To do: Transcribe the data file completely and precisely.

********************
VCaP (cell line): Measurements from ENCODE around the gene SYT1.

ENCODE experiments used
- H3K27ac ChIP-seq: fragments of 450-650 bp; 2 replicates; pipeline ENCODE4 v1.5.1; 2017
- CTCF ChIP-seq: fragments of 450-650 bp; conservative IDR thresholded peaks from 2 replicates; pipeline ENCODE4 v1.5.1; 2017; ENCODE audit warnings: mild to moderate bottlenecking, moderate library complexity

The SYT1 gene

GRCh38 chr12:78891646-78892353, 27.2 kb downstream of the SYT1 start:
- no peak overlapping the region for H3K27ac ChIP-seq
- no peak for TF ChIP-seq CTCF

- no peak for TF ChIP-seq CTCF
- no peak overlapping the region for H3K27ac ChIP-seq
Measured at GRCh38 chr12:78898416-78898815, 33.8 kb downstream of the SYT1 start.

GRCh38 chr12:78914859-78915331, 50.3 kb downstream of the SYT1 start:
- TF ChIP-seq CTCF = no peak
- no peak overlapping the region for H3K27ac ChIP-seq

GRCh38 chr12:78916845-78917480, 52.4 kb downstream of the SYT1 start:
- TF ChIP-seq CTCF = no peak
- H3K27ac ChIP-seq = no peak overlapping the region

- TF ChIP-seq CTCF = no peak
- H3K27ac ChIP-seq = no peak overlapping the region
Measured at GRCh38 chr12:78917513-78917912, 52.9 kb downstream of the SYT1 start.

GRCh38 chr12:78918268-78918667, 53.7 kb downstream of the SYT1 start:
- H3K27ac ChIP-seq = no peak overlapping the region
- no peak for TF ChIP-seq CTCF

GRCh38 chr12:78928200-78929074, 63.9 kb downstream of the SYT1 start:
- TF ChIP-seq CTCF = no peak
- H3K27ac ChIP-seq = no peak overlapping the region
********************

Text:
VCaP (cell line): Measurements from ENCODE around the gene SYT1.

ENCODE experiments used
- H3K27ac ChIP-seq: fragments of 450-650 bp; 2 replicates; pipeline ENCODE4 v1.5.1; 2017
- CTCF ChIP-seq: fragments of 450-650 bp; conservative IDR thresholded peaks from 2 replicates; pipeline ENCODE4 v1.5.1; 2017; ENCODE audit warnings: mild to moderate bottlenecking, moderate library complexity

The SYT1 gene

GRCh38 chr12:78891646-78892353, 27.2 kb downstream of the SYT1 start:
- no peak overlapping the region for H3K27ac ChIP-seq
- no peak for TF ChIP-seq CTCF

- no peak for TF ChIP-seq CTCF
- no peak overlapping the region for H3K27ac ChIP-seq
Measured at GRCh38 chr12:78898416-78898815, 33.8 kb downstream of the SYT1 start.

GRCh38 chr12:78914859-78915331, 50.3 kb downstream of the SYT1 start:
- TF ChIP-seq CTCF = no peak
- no peak overlapping the region for H3K27ac ChIP-seq

GRCh38 chr12:78916845-78917480, 52.4 kb downstream of the SYT1 start:
- TF ChIP-seq CTCF = no peak
- H3K27ac ChIP-seq = no peak overlapping the region

- TF ChIP-seq CTCF = no peak
- H3K27ac ChIP-seq = no peak overlapping the region
Measured at GRCh38 chr12:78917513-78917912, 52.9 kb downstream of the SYT1 start.

GRCh38 chr12:78918268-78918667, 53.7 kb downstream of the SYT1 start:
- H3K27ac ChIP-seq = no peak overlapping the region
- no peak for TF ChIP-seq CTCF

GRCh38 chr12:78928200-78929074, 63.9 kb downstream of the SYT1 start:
- TF ChIP-seq CTCF = no peak
- H3K27ac ChIP-seq = no peak overlapping the region